The Big Lookback: The Singles vs. Albums Debate
Remarks from a 2013 New Music Seminar panel
Why do I do these things, especially for free? For the exposure, in part. But more out of a sense of respect for and connection with the genuinely committed if artistically unreliable bizzers without whom my lifetime of rock criticism could never have happened. So when in 2013 I was asked to join a New Music Seminar panel called “The Great Debate: Singles vs. Albums,” I said why not. The setup paired me on the album side with Anand Wilder of the well-regarded little Brooklyn band Yeasayer—whose 2012 Fragrant World had eked out a B plus from me and is sounding song-deprived but nicely shouty as I replay it for the first time in a decade—who to my surprise proved not just sweet but somewhat overawed when we confabbed before the main event. On the other side was digital-music pioneer Jay Frank, an up-and-coming bizzer who would die of cancer in 2019, and Bay Area hip-hop/electro producer Niles Hollowell-Dhar, who shortly after this event would rebrand himself as the all-capped Kshmr and remains active in the electro-house world. The moderator was Billboard’s Bill Werde, now the dean of the music business program at Syracuse University. At one point Wilder disagreed with Werde about the placement of a podium and Werde, who is not known for his calm demeanor, subjected him to a fearfully immoderate tongue-lashing. Later Werde sightings on my part—we both taught in NYU’s Clive Davis program—included similar outbursts.
I went first, as so often at these affairs the only presenter to read from a written text rather than winging it, which Frank in particular had presumably done dozens of times as he promoted his digital vision to conventioneering bizzers from coast to coast. I revive said text in this context because I believe it does a good job of making a case that will continue to pertain for as long as artists feel compelled to string songs into a whole, as they somehow still do whatever the financial payback. In the closing remarks Frank insisted that “Singles are how people consume music. Keep it tight,” and to me that “keep it tight” reads like a tight slogan he’d long since perfected. In response I implored: “Work within the commercial restraints and then expand them. You want to make your audience better.” One contemporary report was unconvinced to say the least: “Wilder and Christgau made the usual argument of art this and art that, but at times they were hilariously mocked by the moderator, Billboard’s Bill Werde, as well as the opposing side (to the audience’s pleasure) as being out of touch and holding onto the album as sacred.”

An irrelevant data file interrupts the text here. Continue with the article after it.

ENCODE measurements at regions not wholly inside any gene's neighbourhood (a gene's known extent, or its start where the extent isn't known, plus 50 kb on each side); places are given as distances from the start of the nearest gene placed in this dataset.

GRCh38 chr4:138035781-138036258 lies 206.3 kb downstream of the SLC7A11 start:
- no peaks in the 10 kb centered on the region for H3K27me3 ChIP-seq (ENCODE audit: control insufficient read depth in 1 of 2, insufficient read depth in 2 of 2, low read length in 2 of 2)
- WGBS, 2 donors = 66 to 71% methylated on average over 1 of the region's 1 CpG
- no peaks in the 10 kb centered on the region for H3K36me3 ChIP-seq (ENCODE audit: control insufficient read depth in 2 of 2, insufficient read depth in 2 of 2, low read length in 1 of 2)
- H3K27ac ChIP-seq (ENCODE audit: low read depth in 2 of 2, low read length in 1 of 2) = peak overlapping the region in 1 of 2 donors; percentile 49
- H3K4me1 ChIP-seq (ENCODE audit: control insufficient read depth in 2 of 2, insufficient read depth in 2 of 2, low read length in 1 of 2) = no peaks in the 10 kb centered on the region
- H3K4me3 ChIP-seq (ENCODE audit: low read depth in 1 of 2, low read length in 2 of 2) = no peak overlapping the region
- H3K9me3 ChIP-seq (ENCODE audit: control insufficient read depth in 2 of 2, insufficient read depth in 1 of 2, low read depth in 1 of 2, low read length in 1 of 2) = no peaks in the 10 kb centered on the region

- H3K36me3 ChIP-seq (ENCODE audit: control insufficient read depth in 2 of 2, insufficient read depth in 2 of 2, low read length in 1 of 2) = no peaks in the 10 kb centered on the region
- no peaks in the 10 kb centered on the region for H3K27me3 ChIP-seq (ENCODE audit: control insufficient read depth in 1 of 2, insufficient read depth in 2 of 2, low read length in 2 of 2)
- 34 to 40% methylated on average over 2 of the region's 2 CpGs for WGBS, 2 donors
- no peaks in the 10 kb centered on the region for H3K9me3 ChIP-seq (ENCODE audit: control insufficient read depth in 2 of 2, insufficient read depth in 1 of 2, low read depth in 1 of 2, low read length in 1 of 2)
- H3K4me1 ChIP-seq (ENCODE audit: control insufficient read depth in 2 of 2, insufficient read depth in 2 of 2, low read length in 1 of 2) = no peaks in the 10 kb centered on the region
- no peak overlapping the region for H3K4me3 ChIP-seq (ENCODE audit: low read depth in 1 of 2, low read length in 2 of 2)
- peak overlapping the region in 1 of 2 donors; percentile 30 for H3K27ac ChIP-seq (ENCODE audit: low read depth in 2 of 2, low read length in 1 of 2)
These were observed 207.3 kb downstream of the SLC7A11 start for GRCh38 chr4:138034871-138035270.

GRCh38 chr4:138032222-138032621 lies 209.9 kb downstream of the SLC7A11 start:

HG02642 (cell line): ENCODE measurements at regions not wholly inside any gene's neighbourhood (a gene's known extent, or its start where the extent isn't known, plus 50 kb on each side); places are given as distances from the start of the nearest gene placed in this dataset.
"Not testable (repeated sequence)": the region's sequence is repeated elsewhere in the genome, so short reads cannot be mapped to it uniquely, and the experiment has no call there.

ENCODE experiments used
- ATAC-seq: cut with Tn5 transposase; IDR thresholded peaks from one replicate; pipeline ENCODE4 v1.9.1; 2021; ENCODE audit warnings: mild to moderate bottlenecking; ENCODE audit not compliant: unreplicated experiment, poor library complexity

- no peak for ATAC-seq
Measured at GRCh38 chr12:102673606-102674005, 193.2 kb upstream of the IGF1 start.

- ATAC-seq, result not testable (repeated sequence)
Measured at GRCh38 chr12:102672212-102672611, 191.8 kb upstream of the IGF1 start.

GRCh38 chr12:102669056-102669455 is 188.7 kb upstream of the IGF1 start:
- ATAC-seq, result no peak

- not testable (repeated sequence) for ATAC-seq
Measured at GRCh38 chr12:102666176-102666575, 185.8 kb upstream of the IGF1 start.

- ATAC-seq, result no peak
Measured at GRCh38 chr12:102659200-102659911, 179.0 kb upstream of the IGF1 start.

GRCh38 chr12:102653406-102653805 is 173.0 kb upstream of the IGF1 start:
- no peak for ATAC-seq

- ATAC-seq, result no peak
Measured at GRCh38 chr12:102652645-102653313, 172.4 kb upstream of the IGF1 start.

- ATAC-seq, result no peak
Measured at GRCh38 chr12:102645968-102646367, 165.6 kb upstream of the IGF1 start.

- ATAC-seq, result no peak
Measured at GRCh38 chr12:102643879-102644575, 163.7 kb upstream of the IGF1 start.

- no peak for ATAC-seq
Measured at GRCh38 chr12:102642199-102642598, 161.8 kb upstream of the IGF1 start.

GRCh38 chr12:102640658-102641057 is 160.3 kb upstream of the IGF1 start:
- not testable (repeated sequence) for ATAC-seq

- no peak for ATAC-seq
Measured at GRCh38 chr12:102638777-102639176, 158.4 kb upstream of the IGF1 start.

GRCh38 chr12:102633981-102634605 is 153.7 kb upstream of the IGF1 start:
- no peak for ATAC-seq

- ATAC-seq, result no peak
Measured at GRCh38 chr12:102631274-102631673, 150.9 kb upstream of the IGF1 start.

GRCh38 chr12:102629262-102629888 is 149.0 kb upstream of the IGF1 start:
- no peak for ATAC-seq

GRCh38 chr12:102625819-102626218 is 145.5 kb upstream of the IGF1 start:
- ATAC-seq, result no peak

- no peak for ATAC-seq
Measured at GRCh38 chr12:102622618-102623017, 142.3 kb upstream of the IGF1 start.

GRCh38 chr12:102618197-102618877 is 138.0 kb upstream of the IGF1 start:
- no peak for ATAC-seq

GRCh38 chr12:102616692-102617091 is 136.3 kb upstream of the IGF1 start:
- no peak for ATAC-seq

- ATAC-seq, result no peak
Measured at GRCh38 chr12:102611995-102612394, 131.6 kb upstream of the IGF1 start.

When Werde polled the panelists, all of them—including, notably, my teammate Wilder—came down on the singles side, as did most of the audience. Except for Wilder, whose band bit the dust in 2019, none of this was a surprise. But I’d been replaying the albums-versus-singles argument for decades by then and in a way still am. Are albums “sacred”? Of course not—few things are. Do singles rool in today’s streaming era? Of course they do. But are albums therefore kaput? Far from it, in part because so many musicians feel they have lots of music to make or things to say and in part because they hope to make their audiences better. The brief lecture I spent a day or two writing in 2013 adds historical detail to this dichotomy, which is why I’m proud to publish it here for the first time. In the end it’s about art this, art that, and art some other thing you could never have thought of yourself.
Let me begin by pointing out that the albums-versus-singles debate is the direct descendant of ye olde rockism-versus-poppism debate, which I’m on record as considering a crock of shit—a classic faux controversy in the shallow, provocation-a-week tradition of British music journalism. As a rock critic who’s proud to call himself that, but whose ideas about culture were changed utterly by the Pop artists Tom Wesselmann and Andy Warhol and who never uses the word “pop” pejoratively, my basic tastes in rock have always run to smart, catchy songs with a good beat, and to this day what I most often mean by a good album is a well-put-together collection such songs.
Track by track, my tastes lean “pop”—I value novelty, frivolity, and crazy energy, which at their best endure just fine, and I love my one-hit wonders as much as any trivia hound. But as the world’s most prolific album reviewer, I do have my sobersided side, which is supposedly the problem with “rockism”—a self-serious attention to vision, meaning, morality, politics, and so forth. So to me this squabble always looks like cross-generational nitpicking. Any critic who can’t make room for both rock and pop, as if they’re so different, is unfit for the job.